Date of this Version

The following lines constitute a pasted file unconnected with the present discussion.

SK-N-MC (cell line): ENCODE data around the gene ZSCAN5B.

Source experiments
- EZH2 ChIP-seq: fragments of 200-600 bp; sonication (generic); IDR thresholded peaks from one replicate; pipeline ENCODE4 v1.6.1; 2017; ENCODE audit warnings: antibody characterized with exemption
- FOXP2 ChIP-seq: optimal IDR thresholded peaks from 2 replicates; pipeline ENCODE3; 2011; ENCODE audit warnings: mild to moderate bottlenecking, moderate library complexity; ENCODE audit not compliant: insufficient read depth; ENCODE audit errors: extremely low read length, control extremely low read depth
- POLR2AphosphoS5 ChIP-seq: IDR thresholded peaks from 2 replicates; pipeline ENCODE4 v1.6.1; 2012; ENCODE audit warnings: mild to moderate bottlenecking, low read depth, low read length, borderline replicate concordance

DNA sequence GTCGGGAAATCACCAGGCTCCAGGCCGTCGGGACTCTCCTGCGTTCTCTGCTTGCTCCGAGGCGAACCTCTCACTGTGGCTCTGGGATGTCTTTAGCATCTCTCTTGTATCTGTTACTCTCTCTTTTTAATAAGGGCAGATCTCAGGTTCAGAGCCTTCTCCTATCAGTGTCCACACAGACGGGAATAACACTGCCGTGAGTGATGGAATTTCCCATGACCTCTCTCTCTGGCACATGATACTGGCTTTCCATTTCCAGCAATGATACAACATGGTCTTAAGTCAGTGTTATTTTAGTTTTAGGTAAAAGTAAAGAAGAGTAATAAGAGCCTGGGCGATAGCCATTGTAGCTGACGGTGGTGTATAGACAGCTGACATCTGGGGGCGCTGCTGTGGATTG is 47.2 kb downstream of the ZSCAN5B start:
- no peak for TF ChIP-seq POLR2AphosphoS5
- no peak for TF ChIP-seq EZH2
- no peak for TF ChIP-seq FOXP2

We evaluated the ability of three repellents [human hair, Big Game Repellent (BGR), and a mixture of blood meal and peppercorns] to reduce deer damage on young apple trees in two Connecticut orchards. Most of the deer damage consisted of winter browsing on dormant apple buds. Little browsing occurred on leaves or buds during the growing season and only a few cases of pre-rut rubbing of trees were observed. In one orchard, buds were browsed during the winter on 52% of the untreated control trees, 45% of the trees sprayed with BGR, and 40% of the trees containing a hair ball. By winter's end, the severity of deer browsing (number of buds browsed per tree) was significantly less on trees with hair balls (0.5) than on control trees (1.1), but there was no significant difference between control trees and BGR-treated trees (0.8). In two fields at another apple orchard, deer browsed 83% and 89% of the control trees, 61% of the trees containing a hair ball and 55% of the trees with a bag of blood meal and peppercorns. The differences between the control and the treated trees were statistically significant. The number of browsed buds per tree was also significantly higher on control trees (2.9) than on trees with hair balls (1.1) or trees with bags containing a mixture of blood meal and peppercorns (1.2).